That said, the film’s script struggles with thematic consistency, and its resolution is underwhelming. As a “thank you” finally comes from Malcolm’s lips, Marie’s “you’re welcome” accepts it, but all is still not well. Are the bitter tirades they screamed at each other earlier now suddenly forgiven?
John David Washington’s performance makes his final lines feel like an obligatory acknowledgment to keep the peace. Malcolm seems to listen to Marie’s complaints primarily so that she’ll stick around rather than out of any actual desire to change his ways. The complex reactions and avoidance patterns both characters bring to the conflict feel authentically human and incomplete. A single fight can only bring transparency, not a fully-realized life transformation, an idea that comes through strongly in the screenplay.
Director Sam Levinson’s past work with Zendaya on the critically acclaimed HBO series “Euphoria” seems to play into her favor. In isolated moments she lacks subtlety, but every rant and painful reminder of her past comes from deep within her. Her delivery has the premeditated nature of a well-rehearsed backstab and gives her silence such texture as she clings to poise through Malcolm’s attacks, a one-two punch of acting excellence reminiscent of her breakout performance in “Euphoria.”
The character of Malcolm and Washington’s portrayal are the film’s main detractors. The bipolar pacing, cyclical plot progression and somewhat pretentious tone (I turned on subtitles to write down all the name-dropped films I didn’t recognize) that his character brings to the film feel justified until we attempt to understand him on a deeper level. When his face fills the screen in moments of tense silence, his demeanor is emotionally ambiguous: indecipherable expressions or glazed-over eyes when actual emotion would make the moment more powerful.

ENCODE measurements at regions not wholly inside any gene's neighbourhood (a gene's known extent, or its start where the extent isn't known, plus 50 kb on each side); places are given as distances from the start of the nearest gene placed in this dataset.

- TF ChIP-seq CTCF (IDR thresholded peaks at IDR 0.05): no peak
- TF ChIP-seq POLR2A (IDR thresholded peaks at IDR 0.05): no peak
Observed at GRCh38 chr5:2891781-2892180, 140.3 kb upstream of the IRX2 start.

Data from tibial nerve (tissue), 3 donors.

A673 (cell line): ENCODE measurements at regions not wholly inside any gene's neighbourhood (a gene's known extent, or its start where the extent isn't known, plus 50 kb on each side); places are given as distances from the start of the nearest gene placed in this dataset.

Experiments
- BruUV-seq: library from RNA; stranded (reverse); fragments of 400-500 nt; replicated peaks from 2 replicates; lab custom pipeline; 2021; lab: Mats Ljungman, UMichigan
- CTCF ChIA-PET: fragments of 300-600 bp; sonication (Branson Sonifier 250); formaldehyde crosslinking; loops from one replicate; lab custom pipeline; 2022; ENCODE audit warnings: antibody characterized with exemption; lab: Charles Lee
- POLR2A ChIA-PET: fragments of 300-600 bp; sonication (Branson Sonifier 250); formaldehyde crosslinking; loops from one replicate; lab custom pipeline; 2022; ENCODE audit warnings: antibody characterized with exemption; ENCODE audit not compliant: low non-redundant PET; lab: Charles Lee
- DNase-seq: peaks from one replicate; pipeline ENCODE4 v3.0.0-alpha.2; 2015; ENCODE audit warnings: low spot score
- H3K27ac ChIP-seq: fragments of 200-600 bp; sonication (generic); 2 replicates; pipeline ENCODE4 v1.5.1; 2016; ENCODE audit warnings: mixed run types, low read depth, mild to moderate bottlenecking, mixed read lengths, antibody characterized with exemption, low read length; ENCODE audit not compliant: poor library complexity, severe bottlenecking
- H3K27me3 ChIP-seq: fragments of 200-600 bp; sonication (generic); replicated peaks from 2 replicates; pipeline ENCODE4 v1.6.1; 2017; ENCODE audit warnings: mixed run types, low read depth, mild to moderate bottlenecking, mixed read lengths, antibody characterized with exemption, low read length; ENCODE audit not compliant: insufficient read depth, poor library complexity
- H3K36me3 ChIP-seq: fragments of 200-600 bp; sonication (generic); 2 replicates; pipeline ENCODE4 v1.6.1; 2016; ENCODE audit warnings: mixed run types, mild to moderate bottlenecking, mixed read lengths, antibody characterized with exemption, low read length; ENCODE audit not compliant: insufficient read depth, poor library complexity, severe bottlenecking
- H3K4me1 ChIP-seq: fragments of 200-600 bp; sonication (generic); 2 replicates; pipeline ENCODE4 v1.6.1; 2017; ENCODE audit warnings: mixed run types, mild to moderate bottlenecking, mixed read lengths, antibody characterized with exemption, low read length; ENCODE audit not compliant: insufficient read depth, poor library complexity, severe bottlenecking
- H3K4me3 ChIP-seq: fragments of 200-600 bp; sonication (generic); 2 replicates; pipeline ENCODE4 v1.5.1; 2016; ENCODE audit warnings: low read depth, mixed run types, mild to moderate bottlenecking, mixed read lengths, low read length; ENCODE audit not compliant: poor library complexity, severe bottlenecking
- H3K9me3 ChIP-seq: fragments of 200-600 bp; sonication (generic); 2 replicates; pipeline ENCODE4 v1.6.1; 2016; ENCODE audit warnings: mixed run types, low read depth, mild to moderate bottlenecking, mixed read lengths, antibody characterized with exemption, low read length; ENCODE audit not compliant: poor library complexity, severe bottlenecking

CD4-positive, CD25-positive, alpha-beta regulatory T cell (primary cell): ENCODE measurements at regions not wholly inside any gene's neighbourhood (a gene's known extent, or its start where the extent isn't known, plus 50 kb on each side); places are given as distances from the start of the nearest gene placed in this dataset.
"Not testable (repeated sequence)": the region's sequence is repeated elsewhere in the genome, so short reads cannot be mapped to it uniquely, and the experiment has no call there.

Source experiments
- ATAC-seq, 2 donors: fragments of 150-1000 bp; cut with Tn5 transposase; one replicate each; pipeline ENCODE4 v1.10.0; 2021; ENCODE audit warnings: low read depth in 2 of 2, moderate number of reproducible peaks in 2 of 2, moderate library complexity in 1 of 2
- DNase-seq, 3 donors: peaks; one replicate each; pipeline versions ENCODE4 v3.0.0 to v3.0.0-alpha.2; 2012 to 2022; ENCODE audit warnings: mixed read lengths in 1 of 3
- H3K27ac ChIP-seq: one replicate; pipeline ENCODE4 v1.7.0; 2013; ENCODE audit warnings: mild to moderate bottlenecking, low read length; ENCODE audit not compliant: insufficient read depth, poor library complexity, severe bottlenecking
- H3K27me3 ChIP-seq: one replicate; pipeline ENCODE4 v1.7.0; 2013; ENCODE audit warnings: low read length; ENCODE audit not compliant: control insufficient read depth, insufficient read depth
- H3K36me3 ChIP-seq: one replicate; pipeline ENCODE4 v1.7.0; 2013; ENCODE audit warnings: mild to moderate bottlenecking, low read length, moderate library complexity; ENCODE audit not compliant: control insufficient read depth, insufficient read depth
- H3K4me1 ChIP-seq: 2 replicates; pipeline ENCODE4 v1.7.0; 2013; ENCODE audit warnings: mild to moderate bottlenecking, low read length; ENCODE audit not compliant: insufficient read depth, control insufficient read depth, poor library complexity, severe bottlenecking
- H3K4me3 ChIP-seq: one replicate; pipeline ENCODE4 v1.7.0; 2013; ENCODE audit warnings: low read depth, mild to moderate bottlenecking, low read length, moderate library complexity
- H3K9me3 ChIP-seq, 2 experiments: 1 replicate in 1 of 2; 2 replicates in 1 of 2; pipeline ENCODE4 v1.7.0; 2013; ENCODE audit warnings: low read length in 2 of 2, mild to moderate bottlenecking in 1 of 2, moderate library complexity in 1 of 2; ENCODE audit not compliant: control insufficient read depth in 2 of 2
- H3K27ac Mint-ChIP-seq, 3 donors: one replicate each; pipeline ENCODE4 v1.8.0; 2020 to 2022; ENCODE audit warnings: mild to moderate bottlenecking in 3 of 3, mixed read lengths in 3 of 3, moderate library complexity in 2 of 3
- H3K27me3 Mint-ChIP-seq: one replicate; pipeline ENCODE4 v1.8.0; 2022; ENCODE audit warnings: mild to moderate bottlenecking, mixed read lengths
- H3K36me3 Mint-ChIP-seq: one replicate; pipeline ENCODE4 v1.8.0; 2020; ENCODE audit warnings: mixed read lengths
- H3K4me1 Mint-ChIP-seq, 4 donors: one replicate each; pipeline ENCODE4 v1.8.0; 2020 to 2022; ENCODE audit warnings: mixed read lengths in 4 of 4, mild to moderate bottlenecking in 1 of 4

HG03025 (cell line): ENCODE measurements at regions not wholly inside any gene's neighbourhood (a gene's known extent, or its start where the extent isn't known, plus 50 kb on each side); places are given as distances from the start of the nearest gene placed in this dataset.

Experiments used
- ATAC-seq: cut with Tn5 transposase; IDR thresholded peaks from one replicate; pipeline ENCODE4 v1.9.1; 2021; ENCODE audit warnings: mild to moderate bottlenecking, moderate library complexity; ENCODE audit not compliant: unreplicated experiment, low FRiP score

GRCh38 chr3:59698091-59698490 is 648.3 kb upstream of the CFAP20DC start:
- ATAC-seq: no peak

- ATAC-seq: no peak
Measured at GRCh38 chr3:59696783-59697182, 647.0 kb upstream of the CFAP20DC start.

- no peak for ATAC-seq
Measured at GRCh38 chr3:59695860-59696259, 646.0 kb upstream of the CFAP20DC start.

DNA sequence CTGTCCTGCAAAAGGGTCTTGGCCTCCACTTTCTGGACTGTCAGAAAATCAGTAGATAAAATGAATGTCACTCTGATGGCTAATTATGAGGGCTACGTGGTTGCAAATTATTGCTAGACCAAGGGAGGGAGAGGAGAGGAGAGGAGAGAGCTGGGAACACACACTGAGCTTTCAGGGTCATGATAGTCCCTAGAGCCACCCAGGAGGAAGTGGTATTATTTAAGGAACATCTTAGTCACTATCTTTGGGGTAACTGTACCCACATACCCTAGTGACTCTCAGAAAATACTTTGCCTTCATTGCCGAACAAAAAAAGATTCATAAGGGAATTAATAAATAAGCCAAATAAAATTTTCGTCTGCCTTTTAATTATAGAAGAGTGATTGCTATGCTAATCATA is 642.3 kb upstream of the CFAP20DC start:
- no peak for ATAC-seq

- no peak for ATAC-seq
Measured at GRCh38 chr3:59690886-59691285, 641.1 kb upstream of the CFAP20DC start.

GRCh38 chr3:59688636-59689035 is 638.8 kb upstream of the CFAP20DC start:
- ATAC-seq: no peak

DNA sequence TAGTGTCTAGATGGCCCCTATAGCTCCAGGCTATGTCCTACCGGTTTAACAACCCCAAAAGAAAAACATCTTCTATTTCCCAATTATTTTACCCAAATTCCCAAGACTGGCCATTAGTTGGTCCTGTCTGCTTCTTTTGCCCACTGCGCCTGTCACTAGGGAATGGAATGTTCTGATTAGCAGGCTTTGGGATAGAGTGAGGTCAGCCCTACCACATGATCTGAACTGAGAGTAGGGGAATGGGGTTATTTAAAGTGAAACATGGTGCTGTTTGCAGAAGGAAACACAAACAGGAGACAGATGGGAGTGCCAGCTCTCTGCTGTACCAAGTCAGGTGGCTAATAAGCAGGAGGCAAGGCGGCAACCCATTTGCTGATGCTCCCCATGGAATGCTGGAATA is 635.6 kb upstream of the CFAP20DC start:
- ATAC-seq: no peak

The screenplay seems to suffer from keeping his character distant as well. As a moviemaker, his lifestyle is not immediately accessible to most people, so another aspect of him must be brought forward to give the viewer a way to empathize with and understand his perspective. His cinematically dense diatribes give depth to his passion, but his fight for affirmation is lost on both Marie and the audience, leading us to conclude that he actually has lost his appreciation for his girlfriend in the thrill of personal achievement.
The lack of connection with Malcolm makes him feel hollow and manipulative. All he seems to be is an insecure man living for the approval of people he doesn’t respect and trying to put out a relational fire to get in his girlfriend’s pants, making the artistic sensibilities of “Malcolm and Marie” feel just as shallow and pretentious as he is.
As Malcolm is revealed to be uncompelling, the film begins to feel the same. While the dialogue, creative direction, and delivery shine throughout, “Malcolm and Marie” lacks a sharp enough edge to cut into the hearts of anyone beyond a cinephile.
Seth Tew is a senior Organizational Communications major and an A&E Writer for Cedars. His love for people and art means you’ll typically find him at a local concert or exhibition supporting his friends or performing himself under the musical project Well Read.